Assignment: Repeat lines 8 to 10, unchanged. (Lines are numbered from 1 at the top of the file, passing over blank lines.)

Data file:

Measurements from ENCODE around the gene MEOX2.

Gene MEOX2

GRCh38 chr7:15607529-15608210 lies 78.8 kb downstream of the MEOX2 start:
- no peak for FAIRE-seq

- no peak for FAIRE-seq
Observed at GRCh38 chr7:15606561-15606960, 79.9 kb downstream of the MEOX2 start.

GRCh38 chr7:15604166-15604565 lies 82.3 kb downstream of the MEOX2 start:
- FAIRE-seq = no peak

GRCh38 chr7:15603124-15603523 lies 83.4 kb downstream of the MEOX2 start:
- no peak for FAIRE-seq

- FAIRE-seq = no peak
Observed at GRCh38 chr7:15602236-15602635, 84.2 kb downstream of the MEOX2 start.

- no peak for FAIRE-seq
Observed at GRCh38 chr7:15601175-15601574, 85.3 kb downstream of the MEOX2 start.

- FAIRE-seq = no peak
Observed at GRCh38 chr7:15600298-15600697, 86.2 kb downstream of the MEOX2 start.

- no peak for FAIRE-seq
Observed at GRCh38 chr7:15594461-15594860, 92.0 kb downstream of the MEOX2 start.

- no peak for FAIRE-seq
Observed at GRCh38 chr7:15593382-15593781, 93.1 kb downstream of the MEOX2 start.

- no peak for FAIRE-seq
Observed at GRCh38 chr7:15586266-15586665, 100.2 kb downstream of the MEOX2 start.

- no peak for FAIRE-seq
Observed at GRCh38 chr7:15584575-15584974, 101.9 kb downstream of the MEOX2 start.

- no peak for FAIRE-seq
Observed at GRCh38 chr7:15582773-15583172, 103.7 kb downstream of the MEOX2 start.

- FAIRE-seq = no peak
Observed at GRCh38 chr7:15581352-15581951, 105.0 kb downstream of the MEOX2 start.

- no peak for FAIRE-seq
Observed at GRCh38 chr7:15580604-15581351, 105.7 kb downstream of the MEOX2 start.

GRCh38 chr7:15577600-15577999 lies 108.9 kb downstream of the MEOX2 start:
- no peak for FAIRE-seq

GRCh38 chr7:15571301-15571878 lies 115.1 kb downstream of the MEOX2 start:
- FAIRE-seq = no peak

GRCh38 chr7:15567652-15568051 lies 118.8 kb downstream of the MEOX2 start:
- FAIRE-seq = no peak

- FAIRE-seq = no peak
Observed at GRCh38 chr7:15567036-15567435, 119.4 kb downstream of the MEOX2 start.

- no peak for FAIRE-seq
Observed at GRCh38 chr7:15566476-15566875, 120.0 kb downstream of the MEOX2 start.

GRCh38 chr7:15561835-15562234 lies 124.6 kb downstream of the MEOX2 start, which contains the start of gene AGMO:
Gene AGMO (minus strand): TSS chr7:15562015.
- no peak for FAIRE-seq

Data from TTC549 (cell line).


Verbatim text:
- FAIRE-seq = no peak

GRCh38 chr7:15603124-15603523 lies 83.4 kb downstream of the MEOX2 start:
- no peak for FAIRE-seq